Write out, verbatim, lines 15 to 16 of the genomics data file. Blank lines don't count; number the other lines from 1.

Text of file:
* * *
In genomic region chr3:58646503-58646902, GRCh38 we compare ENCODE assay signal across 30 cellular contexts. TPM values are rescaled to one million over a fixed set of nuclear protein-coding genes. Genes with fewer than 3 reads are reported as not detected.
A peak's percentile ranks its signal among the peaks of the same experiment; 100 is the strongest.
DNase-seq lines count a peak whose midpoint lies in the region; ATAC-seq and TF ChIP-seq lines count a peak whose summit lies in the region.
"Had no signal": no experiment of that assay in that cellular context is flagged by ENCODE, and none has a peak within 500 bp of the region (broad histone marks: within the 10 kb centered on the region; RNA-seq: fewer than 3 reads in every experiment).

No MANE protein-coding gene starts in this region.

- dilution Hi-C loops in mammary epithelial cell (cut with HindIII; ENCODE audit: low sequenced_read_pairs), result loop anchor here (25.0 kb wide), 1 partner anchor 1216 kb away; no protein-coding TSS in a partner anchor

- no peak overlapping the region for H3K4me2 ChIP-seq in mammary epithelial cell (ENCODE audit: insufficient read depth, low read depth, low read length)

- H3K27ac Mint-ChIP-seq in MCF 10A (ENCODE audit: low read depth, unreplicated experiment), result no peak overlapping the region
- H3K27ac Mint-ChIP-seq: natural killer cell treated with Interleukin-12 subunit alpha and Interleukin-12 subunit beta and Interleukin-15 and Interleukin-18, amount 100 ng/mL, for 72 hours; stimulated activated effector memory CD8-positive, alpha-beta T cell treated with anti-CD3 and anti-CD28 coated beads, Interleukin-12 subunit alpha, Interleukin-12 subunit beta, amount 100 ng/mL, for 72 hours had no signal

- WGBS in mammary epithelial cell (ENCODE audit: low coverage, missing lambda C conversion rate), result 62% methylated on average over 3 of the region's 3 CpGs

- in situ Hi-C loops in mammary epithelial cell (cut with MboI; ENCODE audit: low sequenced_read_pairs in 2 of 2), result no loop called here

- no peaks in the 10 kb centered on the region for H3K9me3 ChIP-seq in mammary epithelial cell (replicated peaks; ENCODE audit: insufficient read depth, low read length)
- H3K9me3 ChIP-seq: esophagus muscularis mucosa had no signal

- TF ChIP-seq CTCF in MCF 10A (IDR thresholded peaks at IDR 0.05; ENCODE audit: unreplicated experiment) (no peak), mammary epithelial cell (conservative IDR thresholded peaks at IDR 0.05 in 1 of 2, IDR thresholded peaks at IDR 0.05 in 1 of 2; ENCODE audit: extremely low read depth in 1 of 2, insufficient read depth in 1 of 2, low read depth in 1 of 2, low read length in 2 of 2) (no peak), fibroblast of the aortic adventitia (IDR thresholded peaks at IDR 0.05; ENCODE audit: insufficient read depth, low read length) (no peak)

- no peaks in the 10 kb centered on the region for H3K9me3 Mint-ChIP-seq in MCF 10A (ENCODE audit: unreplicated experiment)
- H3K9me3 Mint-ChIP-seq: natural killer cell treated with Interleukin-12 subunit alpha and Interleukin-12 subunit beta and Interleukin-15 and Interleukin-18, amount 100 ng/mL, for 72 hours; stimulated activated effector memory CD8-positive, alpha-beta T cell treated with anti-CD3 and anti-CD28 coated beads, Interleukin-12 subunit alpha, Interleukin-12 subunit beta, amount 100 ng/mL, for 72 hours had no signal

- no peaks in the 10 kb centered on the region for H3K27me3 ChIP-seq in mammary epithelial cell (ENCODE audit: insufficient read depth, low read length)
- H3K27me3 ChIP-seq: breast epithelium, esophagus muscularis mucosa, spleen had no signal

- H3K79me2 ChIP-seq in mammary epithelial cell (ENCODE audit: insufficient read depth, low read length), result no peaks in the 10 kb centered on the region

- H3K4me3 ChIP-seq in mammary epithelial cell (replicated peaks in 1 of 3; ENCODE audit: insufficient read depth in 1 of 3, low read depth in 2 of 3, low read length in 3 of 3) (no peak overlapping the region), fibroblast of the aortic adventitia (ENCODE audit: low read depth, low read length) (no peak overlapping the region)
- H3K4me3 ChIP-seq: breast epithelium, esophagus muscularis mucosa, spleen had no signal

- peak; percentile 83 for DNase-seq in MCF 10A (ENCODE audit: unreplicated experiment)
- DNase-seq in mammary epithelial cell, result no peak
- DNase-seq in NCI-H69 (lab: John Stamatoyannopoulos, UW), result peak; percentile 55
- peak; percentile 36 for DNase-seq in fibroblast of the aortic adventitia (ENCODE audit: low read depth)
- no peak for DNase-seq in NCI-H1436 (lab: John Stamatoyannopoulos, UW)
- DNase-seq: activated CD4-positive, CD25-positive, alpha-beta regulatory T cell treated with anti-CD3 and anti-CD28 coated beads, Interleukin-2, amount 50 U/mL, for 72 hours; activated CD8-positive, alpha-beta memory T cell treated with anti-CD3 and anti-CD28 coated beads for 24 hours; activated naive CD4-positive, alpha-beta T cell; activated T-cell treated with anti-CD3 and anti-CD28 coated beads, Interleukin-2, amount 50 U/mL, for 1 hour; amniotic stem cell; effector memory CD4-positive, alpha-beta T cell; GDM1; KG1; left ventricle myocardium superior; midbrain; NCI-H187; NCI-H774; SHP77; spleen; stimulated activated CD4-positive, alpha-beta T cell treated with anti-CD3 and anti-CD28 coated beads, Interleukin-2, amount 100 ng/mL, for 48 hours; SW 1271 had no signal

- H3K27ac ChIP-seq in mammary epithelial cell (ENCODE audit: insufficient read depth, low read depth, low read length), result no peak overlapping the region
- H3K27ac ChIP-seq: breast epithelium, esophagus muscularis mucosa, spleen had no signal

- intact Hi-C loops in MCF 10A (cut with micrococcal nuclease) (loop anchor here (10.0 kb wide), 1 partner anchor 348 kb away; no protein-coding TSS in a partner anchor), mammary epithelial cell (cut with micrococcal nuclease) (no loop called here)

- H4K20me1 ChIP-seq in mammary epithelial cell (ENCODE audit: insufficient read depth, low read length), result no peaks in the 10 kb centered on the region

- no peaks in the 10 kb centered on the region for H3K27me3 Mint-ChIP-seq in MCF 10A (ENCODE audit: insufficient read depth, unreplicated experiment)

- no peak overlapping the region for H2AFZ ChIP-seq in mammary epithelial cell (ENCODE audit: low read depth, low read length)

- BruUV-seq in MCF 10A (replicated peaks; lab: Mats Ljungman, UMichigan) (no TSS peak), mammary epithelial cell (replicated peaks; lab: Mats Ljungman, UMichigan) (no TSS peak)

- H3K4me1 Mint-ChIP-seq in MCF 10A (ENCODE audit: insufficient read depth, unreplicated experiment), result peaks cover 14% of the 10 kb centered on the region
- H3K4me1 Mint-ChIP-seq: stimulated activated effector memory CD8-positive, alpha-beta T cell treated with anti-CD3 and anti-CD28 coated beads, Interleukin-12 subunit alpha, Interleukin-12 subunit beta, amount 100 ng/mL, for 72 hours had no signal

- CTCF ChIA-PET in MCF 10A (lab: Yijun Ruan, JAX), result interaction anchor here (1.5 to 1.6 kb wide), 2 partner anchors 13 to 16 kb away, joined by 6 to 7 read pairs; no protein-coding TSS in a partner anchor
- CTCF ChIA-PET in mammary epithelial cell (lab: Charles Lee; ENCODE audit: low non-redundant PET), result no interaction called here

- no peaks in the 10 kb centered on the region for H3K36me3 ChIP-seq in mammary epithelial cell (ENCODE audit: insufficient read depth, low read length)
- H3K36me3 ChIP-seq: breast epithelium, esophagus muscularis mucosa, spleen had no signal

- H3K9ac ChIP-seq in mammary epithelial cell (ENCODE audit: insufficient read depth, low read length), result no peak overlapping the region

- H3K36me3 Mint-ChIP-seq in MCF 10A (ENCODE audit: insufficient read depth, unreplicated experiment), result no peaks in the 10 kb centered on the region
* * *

- no peaks in the 10 kb centered on the region for H3K9me3 Mint-ChIP-seq in MCF 10A (ENCODE audit: unreplicated experiment)
- H3K9me3 Mint-ChIP-seq: natural killer cell treated with Interleukin-12 subunit alpha and Interleukin-12 subunit beta and Interleukin-15 and Interleukin-18, amount 100 ng/mL, for 72 hours; stimulated activated effector memory CD8-positive, alpha-beta T cell treated with anti-CD3 and anti-CD28 coated beads, Interleukin-12 subunit alpha, Interleukin-12 subunit beta, amount 100 ng/mL, for 72 hours had no signal